You might be a spontaneous traveller, but when going solo, you should book at least your first night of accommodation before arrival. One tip when choosing a hotel is opting for a centrally located one.

This way, you will not stand out as much, and you will also have a chance to mingle with other travellers. Also, try to time your trip in such a way that you arrive in the morning.

Some female travellers also recommend packing a doorstop that will keep doors from being opened.


TRUST YOUR INTUITION

Women have often been lauded for their ability to read body language and pick up social cues. Use this intuition to your advantage, and learn to trust your gut.

If you are caught in an uncomfortable situation, pack your bags and hit the road. Just ensure that you have alternate accommodation in mind.


DON'T LET PICKPOCKETS PICK ON YOU

Besides staying vigilant, it is also a good idea to spread your valuables into different compartments of your bag.

That way, if you do fall victim to a pickpocket, your important documents are all spread out, so you won't lose everything in one go.

You can also consider making copies of your credit cards and passport and saving it to Google Docs or Dropbox.

When you are sitting down, loop the strap of your bag around your leg to prevent someone from running away with it. When walking in crowded areas, wear your backpack in front to avoid pickpockets from cutting into your belongings. Alternatively, pick up a slash-free and anti-theft bag from brands such as Pacsafe.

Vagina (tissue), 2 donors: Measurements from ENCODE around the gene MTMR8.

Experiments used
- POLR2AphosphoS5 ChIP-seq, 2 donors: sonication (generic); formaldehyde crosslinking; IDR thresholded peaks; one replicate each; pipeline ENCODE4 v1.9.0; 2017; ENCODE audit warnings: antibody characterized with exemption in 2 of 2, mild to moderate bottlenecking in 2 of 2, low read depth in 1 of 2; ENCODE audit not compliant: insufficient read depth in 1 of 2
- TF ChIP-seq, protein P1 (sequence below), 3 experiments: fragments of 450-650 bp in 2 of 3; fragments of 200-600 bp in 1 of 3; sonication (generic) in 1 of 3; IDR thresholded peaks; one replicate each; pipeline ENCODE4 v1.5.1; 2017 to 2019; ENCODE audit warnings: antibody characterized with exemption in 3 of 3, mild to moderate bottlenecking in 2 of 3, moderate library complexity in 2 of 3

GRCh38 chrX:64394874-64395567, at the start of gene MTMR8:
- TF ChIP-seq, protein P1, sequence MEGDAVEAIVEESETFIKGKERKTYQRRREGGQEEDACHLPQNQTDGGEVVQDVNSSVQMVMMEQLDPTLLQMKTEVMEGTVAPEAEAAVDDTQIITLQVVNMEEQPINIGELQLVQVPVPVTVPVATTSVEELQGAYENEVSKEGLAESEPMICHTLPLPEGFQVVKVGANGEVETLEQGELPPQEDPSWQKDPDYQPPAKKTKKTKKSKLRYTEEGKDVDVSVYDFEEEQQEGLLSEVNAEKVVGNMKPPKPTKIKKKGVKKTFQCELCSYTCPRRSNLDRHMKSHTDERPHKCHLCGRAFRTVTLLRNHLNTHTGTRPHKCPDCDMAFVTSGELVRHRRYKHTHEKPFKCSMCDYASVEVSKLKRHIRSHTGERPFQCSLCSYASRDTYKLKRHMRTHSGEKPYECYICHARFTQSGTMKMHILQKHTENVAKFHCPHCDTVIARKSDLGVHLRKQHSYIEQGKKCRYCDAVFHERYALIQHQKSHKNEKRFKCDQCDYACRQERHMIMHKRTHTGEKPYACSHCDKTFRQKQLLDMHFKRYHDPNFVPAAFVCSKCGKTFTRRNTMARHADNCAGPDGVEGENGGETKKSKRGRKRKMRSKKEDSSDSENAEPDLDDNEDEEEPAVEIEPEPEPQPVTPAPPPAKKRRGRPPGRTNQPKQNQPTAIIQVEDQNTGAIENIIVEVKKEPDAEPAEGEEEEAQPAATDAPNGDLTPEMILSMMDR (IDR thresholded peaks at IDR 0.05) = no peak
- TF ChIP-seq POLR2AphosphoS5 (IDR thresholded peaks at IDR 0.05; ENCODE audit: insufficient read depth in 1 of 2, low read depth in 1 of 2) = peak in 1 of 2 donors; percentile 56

WHEN IN ROME...

While you might want to get all dolled up for your vacation, you do not want to draw unwanted attention to yourself. When travelling alone, try to conform to cultural norms and dress modestly in countries where it is expected. In some countries, you might want to wear a wedding ring even if you are single.


HAVE A TIPPLE, BUT DON'T GET TOO TIPSY

Even though you are on holiday, you should be very wary before getting too "wasted" when you are travelling by yourself. Know your limits before you party.

If a stranger asks you to go out for drinks, politely decline the offer and say that you have other plans. Remember, you should not feel guilty or bad when saying no if it means feeling safe.


MAKE YOUR MARK

Inform a loved one of your flights and itineraries. A photo upload and check-in at a new location is also a good way to keep your family and friends posted about your whereabouts.

That said, be careful not to overshare. Refrain from telling strangers where you are staying and only post about hotels on social media after you have left.

Even if you are travelling on a budget, international phone plans are worth spending money on. Carry a few international phone cards if you do not want to commit to a whole phone plan.


WHEN HAILING A CAB

Before you head out, grab the business card or jot down the name, address and phone number of your accommodation. It will come in handy if you get lost or are unable to communicate with the driver.

Another thing you should take note of is the taxi number or the licence plate, just in case.

To avoid getting overcharged, ask the hotel front desk for an estimate of how much it will cost to get to your destination.

Alternatively, Google Maps has a feature that will provide you with a rough estimate.

When possible, agree on the fare beforehand and have the exact change with you to prevent getting ripped off.

If you have baggage with you, keep your stuff in the back seat and not in the trunk. That way, you can jump out of the cab if anything goes wrong.